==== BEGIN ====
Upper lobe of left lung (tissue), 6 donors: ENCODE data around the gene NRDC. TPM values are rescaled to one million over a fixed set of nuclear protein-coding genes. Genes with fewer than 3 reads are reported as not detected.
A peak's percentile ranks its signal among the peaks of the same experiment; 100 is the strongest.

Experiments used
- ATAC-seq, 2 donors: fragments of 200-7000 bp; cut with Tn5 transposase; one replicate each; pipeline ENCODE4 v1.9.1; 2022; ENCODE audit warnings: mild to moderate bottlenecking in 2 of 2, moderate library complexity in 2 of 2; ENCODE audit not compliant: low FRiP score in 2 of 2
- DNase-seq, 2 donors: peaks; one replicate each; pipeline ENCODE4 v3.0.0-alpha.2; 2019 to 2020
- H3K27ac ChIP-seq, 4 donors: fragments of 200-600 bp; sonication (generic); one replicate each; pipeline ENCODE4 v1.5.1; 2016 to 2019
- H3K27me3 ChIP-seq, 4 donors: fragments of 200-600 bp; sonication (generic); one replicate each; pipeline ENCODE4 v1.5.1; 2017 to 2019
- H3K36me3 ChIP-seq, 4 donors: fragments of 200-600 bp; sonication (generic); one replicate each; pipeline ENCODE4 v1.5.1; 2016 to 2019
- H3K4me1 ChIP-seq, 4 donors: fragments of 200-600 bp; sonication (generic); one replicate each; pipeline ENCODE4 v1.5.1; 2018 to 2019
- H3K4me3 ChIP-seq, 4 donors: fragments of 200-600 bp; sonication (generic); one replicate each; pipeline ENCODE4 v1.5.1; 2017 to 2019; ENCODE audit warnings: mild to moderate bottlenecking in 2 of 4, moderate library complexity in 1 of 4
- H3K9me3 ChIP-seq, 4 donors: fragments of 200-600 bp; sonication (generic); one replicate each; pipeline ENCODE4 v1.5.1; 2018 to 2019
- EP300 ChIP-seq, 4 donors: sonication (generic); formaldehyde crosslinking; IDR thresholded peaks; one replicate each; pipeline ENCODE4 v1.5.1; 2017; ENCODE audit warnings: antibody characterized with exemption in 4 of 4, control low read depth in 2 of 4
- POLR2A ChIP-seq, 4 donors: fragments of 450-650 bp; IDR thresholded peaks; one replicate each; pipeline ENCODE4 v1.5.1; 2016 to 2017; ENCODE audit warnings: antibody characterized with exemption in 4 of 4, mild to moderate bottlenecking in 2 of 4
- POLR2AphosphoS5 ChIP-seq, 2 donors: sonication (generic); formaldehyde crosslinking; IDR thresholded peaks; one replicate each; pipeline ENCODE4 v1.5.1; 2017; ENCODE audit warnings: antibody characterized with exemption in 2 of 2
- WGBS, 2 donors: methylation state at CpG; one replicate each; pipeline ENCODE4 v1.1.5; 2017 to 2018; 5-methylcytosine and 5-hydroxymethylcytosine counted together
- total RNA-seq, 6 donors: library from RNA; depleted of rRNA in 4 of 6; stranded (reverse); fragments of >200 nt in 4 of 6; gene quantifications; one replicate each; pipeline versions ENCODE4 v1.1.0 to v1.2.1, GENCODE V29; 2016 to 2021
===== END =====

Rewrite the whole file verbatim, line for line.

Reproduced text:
Upper lobe of left lung (tissue), 6 donors: ENCODE data around the gene NRDC. TPM values are rescaled to one million over a fixed set of nuclear protein-coding genes. Genes with fewer than 3 reads are reported as not detected.
A peak's percentile ranks its signal among the peaks of the same experiment; 100 is the strongest.

Experiments used
- ATAC-seq, 2 donors: fragments of 200-7000 bp; cut with Tn5 transposase; one replicate each; pipeline ENCODE4 v1.9.1; 2022; ENCODE audit warnings: mild to moderate bottlenecking in 2 of 2, moderate library complexity in 2 of 2; ENCODE audit not compliant: low FRiP score in 2 of 2
- DNase-seq, 2 donors: peaks; one replicate each; pipeline ENCODE4 v3.0.0-alpha.2; 2019 to 2020
- H3K27ac ChIP-seq, 4 donors: fragments of 200-600 bp; sonication (generic); one replicate each; pipeline ENCODE4 v1.5.1; 2016 to 2019
- H3K27me3 ChIP-seq, 4 donors: fragments of 200-600 bp; sonication (generic); one replicate each; pipeline ENCODE4 v1.5.1; 2017 to 2019
- H3K36me3 ChIP-seq, 4 donors: fragments of 200-600 bp; sonication (generic); one replicate each; pipeline ENCODE4 v1.5.1; 2016 to 2019
- H3K4me1 ChIP-seq, 4 donors: fragments of 200-600 bp; sonication (generic); one replicate each; pipeline ENCODE4 v1.5.1; 2018 to 2019
- H3K4me3 ChIP-seq, 4 donors: fragments of 200-600 bp; sonication (generic); one replicate each; pipeline ENCODE4 v1.5.1; 2017 to 2019; ENCODE audit warnings: mild to moderate bottlenecking in 2 of 4, moderate library complexity in 1 of 4
- H3K9me3 ChIP-seq, 4 donors: fragments of 200-600 bp; sonication (generic); one replicate each; pipeline ENCODE4 v1.5.1; 2018 to 2019
- EP300 ChIP-seq, 4 donors: sonication (generic); formaldehyde crosslinking; IDR thresholded peaks; one replicate each; pipeline ENCODE4 v1.5.1; 2017; ENCODE audit warnings: antibody characterized with exemption in 4 of 4, control low read depth in 2 of 4
- POLR2A ChIP-seq, 4 donors: fragments of 450-650 bp; IDR thresholded peaks; one replicate each; pipeline ENCODE4 v1.5.1; 2016 to 2017; ENCODE audit warnings: antibody characterized with exemption in 4 of 4, mild to moderate bottlenecking in 2 of 4
- POLR2AphosphoS5 ChIP-seq, 2 donors: sonication (generic); formaldehyde crosslinking; IDR thresholded peaks; one replicate each; pipeline ENCODE4 v1.5.1; 2017; ENCODE audit warnings: antibody characterized with exemption in 2 of 2
- WGBS, 2 donors: methylation state at CpG; one replicate each; pipeline ENCODE4 v1.1.5; 2017 to 2018; 5-methylcytosine and 5-hydroxymethylcytosine counted together
- total RNA-seq, 6 donors: library from RNA; depleted of rRNA in 4 of 6; stranded (reverse); fragments of >200 nt in 4 of 6; gene quantifications; one replicate each; pipeline versions ENCODE4 v1.1.0 to v1.2.1, GENCODE V29; 2016 to 2021